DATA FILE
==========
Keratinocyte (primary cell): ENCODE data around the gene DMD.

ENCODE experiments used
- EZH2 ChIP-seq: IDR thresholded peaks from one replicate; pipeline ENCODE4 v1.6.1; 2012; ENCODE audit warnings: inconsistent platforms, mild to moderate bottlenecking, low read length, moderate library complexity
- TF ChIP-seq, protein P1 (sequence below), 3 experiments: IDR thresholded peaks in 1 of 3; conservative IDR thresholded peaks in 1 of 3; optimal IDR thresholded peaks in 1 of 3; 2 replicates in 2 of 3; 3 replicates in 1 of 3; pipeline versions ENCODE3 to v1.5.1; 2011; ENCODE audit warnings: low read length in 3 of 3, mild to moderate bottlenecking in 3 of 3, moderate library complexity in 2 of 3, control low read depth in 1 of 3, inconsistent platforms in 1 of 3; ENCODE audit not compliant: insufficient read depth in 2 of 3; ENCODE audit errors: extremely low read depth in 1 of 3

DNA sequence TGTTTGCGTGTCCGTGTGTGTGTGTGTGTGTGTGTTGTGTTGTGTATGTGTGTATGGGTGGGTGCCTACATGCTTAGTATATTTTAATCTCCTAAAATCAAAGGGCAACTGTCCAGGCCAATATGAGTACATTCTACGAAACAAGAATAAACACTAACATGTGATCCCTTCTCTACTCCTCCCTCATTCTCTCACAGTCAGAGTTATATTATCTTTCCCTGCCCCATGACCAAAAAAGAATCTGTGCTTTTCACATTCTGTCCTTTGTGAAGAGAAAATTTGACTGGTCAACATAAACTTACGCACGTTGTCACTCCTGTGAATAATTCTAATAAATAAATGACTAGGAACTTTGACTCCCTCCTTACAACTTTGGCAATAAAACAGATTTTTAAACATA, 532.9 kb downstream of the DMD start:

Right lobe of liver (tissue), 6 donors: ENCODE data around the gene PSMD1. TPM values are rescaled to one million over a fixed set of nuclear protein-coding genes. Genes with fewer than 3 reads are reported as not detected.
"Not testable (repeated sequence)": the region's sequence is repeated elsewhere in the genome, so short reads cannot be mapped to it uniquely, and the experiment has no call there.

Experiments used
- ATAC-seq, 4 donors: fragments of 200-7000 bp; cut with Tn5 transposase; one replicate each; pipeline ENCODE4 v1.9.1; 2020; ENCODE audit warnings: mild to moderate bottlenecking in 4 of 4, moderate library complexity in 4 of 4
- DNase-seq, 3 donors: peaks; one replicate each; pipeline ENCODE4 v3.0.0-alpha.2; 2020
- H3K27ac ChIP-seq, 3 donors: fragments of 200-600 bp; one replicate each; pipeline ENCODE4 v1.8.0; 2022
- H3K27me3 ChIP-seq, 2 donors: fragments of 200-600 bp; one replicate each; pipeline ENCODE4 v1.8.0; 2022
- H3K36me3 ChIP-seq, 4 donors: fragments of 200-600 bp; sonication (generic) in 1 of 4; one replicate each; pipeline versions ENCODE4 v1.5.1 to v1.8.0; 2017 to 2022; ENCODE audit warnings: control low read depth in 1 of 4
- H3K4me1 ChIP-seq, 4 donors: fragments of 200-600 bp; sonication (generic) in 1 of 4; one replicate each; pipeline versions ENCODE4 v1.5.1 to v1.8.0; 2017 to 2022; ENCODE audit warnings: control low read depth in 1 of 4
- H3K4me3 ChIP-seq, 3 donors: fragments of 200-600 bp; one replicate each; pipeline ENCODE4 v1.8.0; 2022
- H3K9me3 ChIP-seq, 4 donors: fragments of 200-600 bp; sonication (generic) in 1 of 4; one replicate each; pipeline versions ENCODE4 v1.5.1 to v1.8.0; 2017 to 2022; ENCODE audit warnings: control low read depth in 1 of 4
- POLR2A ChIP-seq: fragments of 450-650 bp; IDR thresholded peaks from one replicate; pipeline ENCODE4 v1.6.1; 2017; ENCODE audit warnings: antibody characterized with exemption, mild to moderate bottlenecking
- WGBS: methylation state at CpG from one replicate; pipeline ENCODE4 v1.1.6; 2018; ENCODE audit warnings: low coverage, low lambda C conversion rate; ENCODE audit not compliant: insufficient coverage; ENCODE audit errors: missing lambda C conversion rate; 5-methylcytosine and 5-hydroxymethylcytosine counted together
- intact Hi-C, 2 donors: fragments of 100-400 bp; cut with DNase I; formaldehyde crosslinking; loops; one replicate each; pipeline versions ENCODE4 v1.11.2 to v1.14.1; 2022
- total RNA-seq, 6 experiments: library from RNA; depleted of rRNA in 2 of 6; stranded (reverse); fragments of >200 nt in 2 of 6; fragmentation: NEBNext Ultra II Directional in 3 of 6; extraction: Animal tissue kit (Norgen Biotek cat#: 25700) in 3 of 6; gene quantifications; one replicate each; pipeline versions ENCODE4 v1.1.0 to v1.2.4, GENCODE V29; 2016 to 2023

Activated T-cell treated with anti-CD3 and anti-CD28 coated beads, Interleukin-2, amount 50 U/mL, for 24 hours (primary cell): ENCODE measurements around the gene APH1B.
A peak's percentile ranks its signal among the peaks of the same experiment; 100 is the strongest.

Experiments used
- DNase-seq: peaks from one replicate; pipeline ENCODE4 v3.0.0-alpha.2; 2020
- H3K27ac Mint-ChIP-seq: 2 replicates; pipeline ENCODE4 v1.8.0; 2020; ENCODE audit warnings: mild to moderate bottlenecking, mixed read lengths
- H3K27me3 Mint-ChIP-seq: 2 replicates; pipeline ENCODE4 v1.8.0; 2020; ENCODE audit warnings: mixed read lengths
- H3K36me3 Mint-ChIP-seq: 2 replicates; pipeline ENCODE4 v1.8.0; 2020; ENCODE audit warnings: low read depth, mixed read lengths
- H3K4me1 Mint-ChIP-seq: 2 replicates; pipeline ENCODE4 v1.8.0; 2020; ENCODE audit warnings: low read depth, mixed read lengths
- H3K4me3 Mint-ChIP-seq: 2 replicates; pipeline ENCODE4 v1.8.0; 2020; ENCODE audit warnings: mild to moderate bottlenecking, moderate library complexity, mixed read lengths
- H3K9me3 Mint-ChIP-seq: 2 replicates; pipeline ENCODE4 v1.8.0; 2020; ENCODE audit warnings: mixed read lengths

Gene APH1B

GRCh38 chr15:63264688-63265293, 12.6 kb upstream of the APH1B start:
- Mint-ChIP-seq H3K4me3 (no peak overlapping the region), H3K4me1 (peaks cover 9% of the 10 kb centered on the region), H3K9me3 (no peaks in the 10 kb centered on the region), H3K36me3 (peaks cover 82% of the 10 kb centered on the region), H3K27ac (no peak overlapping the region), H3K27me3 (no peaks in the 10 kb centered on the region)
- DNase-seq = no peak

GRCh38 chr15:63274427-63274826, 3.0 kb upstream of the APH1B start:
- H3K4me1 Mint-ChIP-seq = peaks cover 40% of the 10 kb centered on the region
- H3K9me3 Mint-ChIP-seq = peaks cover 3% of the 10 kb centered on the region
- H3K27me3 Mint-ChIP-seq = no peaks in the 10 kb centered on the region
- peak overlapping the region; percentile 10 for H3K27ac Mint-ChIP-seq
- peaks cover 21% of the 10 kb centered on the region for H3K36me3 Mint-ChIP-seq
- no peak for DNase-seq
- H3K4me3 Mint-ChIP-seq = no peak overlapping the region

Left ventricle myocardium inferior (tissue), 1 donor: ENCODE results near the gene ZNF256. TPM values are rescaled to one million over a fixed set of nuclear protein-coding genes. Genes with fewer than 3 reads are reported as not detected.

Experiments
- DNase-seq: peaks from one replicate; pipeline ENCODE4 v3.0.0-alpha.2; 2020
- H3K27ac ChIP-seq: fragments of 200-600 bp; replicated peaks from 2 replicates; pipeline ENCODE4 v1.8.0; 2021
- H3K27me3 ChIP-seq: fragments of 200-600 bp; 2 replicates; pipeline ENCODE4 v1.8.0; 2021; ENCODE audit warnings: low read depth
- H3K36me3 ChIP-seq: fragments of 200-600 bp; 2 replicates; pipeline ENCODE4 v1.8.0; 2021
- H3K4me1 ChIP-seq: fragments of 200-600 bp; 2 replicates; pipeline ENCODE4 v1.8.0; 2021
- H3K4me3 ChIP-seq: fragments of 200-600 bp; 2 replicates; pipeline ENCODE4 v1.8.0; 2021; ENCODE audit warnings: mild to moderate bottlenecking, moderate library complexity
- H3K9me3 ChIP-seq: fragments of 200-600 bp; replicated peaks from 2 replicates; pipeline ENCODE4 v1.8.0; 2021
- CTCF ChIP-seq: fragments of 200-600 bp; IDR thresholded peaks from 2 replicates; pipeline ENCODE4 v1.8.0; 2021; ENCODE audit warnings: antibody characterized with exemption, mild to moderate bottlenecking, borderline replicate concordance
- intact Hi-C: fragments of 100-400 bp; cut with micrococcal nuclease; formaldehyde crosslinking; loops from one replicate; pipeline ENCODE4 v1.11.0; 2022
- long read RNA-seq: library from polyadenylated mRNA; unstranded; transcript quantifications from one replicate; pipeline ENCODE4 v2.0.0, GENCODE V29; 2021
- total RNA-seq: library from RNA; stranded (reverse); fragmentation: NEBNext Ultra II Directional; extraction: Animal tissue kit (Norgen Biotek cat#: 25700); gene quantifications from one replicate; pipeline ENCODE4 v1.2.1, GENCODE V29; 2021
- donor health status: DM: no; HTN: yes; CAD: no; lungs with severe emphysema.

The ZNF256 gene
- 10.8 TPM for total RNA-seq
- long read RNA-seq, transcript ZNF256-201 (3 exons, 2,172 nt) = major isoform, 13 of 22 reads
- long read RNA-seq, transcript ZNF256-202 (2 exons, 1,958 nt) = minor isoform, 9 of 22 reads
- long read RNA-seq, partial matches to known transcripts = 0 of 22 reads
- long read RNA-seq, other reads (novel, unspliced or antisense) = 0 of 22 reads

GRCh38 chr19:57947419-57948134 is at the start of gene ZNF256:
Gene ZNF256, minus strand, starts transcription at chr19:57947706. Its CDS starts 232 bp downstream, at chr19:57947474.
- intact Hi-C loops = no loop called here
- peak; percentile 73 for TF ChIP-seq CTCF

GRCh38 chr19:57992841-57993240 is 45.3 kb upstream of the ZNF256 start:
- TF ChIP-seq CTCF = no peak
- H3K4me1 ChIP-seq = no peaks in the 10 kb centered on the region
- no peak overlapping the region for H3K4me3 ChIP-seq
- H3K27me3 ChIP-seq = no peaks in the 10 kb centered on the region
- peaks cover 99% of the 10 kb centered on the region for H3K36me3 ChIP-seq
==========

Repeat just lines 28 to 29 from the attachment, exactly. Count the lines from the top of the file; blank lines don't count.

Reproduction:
- H3K4me1 Mint-ChIP-seq: 2 replicates; pipeline ENCODE4 v1.8.0; 2020; ENCODE audit warnings: low read depth, mixed read lengths
- H3K4me3 Mint-ChIP-seq: 2 replicates; pipeline ENCODE4 v1.8.0; 2020; ENCODE audit warnings: mild to moderate bottlenecking, moderate library complexity, mixed read lengths